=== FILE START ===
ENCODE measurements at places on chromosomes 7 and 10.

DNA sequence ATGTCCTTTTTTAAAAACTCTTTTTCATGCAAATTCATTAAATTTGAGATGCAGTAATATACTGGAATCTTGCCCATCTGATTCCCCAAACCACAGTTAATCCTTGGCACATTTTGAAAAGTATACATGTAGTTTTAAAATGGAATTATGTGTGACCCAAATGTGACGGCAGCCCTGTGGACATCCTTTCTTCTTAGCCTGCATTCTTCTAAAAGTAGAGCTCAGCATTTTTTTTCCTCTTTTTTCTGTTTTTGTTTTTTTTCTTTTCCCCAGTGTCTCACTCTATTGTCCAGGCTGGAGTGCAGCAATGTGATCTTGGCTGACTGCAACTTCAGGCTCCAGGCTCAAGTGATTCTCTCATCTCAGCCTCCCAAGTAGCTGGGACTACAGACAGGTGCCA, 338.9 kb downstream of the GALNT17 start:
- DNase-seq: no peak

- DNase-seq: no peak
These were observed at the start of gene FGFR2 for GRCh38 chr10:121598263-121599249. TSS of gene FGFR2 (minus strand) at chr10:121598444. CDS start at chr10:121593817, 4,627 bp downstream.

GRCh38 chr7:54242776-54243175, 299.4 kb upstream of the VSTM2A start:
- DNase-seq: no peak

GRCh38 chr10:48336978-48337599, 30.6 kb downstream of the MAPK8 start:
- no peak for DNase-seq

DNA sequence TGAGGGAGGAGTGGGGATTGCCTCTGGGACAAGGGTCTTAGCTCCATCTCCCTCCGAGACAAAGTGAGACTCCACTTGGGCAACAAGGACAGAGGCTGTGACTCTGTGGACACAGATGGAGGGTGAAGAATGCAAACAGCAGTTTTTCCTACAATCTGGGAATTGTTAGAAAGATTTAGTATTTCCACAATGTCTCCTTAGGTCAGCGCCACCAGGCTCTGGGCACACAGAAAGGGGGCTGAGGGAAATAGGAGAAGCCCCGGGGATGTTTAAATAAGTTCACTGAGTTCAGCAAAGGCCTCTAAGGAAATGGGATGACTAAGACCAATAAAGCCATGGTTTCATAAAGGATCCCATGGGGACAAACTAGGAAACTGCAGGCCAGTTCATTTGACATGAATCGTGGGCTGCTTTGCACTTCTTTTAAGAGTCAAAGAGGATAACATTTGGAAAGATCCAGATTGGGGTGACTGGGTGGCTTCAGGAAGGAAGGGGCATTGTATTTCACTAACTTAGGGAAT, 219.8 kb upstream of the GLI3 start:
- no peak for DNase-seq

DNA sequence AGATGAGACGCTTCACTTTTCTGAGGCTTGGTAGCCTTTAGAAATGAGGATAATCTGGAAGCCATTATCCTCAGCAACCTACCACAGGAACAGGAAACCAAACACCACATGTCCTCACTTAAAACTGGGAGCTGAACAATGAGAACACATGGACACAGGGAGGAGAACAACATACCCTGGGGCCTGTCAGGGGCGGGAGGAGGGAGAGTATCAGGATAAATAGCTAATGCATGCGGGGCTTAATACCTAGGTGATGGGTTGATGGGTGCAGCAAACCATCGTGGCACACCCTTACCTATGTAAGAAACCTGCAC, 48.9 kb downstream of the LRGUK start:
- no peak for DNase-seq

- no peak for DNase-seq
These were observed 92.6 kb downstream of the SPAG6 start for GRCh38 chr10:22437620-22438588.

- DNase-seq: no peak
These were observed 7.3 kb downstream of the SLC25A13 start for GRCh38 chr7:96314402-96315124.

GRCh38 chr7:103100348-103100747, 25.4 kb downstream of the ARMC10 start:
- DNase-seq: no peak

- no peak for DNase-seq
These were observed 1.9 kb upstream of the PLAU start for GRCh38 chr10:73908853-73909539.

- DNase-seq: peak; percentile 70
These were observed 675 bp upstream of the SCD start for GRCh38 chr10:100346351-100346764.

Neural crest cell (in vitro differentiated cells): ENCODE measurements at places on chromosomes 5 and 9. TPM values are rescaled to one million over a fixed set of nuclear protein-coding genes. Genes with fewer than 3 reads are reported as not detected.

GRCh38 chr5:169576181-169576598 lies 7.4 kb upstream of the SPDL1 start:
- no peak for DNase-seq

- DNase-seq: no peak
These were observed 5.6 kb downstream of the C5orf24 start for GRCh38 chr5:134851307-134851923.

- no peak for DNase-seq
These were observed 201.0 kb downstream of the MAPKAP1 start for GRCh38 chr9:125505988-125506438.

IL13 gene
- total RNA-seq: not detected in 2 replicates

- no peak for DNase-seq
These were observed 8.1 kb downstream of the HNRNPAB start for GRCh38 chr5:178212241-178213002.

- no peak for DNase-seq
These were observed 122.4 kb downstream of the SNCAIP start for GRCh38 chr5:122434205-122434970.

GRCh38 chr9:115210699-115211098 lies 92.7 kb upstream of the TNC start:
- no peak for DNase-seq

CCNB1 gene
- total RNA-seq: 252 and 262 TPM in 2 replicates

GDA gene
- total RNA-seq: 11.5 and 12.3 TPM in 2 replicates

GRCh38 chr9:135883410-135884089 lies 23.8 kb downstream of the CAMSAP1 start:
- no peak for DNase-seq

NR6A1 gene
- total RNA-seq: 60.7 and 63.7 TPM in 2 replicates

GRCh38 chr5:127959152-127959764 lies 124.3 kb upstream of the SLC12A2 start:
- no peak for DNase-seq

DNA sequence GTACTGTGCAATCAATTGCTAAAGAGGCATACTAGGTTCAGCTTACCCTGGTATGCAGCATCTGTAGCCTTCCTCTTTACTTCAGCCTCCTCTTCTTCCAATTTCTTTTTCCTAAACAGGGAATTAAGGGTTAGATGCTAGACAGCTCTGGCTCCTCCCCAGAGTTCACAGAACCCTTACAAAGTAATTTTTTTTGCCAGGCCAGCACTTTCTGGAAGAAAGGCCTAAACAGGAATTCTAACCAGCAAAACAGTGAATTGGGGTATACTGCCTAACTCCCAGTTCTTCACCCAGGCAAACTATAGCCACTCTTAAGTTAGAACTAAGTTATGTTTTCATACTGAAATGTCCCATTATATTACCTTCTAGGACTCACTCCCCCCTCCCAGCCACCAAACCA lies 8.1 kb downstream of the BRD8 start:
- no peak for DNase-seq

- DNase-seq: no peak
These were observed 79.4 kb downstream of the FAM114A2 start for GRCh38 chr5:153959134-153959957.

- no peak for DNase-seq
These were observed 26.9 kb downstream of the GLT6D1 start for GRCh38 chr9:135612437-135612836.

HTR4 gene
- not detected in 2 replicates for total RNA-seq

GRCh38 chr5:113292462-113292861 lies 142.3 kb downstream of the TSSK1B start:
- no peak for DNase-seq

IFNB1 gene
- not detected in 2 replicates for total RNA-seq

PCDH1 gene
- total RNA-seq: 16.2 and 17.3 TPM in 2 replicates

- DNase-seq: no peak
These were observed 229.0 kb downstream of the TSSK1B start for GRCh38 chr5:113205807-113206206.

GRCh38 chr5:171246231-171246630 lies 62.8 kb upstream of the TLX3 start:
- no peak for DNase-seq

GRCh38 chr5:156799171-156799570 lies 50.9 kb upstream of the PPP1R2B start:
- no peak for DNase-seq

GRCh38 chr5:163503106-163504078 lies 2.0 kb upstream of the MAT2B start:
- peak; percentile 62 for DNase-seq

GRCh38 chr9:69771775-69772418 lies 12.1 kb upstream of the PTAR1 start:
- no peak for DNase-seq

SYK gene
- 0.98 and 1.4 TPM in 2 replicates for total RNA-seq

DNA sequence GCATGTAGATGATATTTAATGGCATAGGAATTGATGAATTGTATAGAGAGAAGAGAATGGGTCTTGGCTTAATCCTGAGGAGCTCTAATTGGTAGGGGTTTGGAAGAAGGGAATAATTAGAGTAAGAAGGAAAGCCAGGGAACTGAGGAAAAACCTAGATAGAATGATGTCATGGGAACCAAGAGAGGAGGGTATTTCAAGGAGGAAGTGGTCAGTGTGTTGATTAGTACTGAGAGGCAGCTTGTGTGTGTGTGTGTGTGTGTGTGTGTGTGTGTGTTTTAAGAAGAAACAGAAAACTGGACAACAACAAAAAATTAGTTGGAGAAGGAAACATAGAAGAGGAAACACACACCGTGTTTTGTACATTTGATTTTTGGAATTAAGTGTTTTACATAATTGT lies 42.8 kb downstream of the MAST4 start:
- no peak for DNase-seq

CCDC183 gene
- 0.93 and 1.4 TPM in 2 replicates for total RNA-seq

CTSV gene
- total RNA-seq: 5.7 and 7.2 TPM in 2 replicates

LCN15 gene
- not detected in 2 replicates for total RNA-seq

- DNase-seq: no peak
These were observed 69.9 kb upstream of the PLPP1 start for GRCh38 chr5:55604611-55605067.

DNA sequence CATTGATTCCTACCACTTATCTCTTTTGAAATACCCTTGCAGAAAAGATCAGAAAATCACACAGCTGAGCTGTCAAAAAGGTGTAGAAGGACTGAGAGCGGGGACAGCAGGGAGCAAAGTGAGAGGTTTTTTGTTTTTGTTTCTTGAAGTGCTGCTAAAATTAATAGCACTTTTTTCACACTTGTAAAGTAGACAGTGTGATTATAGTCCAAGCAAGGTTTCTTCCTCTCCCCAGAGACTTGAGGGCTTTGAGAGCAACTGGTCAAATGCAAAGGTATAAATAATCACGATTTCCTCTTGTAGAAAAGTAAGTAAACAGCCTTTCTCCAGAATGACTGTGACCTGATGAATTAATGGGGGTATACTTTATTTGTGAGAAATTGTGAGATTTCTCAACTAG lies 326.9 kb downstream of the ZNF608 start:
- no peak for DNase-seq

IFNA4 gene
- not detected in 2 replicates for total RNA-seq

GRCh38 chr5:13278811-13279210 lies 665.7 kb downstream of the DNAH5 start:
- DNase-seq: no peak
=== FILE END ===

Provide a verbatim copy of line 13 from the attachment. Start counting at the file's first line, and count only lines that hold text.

- no peak for DNase-seq